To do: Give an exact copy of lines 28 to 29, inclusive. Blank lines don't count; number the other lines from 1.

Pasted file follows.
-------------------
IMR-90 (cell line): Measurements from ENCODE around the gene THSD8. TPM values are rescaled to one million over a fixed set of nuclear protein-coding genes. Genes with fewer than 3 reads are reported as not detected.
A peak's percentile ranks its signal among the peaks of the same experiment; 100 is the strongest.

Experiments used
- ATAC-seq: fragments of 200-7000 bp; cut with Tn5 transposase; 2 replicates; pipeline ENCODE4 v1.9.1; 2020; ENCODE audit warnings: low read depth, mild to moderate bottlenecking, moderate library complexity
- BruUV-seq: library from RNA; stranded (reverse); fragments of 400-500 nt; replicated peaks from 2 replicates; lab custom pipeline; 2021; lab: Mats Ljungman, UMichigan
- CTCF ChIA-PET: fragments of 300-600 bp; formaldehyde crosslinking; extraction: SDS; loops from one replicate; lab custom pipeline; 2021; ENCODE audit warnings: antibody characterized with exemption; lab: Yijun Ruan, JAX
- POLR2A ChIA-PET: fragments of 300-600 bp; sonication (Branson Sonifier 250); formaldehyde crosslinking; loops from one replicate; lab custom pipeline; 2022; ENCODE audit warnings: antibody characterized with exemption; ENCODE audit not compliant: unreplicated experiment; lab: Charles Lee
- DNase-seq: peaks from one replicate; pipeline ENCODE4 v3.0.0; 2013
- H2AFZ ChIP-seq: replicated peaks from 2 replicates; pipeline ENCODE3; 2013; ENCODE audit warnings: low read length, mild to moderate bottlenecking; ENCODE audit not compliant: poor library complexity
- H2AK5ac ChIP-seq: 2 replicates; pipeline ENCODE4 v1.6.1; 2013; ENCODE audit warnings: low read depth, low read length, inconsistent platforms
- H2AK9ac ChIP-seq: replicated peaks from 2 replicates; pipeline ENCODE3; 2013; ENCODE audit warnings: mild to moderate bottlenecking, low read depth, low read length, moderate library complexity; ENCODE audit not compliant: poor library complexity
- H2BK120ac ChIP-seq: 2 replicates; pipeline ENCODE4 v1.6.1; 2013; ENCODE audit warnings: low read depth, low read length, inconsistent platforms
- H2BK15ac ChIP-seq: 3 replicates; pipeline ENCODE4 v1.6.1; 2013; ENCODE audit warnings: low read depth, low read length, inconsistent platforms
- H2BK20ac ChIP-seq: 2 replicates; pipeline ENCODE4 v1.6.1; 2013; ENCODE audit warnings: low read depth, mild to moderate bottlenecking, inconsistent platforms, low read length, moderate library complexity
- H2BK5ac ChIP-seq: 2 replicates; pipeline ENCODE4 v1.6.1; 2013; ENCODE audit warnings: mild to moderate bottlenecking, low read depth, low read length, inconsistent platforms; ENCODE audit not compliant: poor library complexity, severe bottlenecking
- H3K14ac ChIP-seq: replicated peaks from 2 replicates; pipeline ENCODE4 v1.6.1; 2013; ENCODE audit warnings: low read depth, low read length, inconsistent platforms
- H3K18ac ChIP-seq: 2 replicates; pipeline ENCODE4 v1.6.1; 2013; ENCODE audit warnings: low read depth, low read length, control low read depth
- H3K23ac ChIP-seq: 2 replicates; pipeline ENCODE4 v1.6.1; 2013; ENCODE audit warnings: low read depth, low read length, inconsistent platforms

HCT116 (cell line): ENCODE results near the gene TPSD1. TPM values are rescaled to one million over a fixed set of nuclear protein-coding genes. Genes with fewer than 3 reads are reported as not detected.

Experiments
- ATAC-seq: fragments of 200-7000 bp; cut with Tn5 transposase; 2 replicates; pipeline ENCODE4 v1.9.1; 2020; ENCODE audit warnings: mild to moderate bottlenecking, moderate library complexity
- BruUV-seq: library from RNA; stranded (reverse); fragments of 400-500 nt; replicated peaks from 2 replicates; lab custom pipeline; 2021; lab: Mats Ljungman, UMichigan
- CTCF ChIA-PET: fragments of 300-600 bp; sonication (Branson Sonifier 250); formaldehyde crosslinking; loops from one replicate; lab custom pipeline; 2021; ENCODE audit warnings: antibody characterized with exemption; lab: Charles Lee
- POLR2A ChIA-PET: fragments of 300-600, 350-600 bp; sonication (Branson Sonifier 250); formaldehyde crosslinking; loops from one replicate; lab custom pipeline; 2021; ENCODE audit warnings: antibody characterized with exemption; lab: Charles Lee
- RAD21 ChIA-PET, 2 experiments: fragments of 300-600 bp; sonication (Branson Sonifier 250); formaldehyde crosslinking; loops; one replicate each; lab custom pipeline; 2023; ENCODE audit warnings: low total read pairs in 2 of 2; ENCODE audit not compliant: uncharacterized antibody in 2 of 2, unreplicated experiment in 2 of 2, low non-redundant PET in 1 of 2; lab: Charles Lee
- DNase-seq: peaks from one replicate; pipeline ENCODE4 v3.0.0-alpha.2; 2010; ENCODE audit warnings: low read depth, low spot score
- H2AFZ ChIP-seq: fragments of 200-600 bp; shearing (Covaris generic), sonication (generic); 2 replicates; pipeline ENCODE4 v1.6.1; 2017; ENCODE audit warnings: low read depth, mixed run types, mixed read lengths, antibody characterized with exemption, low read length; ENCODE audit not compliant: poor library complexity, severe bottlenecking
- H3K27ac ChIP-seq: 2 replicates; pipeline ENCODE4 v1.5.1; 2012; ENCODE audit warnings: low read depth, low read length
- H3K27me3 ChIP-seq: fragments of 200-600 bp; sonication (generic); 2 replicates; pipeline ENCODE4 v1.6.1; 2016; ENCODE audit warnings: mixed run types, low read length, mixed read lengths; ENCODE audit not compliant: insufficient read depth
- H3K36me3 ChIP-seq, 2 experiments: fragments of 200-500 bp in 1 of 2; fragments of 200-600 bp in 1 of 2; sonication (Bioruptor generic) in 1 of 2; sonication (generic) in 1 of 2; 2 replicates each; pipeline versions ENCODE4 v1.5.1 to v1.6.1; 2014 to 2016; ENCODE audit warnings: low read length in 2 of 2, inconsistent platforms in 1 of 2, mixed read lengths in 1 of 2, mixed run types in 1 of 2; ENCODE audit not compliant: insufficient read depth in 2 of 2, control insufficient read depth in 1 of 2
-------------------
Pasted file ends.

- H3K27ac ChIP-seq: 2 replicates; pipeline ENCODE4 v1.5.1; 2012; ENCODE audit warnings: low read depth, low read length
- H3K27me3 ChIP-seq: fragments of 200-600 bp; sonication (generic); 2 replicates; pipeline ENCODE4 v1.6.1; 2016; ENCODE audit warnings: mixed run types, low read length, mixed read lengths; ENCODE audit not compliant: insufficient read depth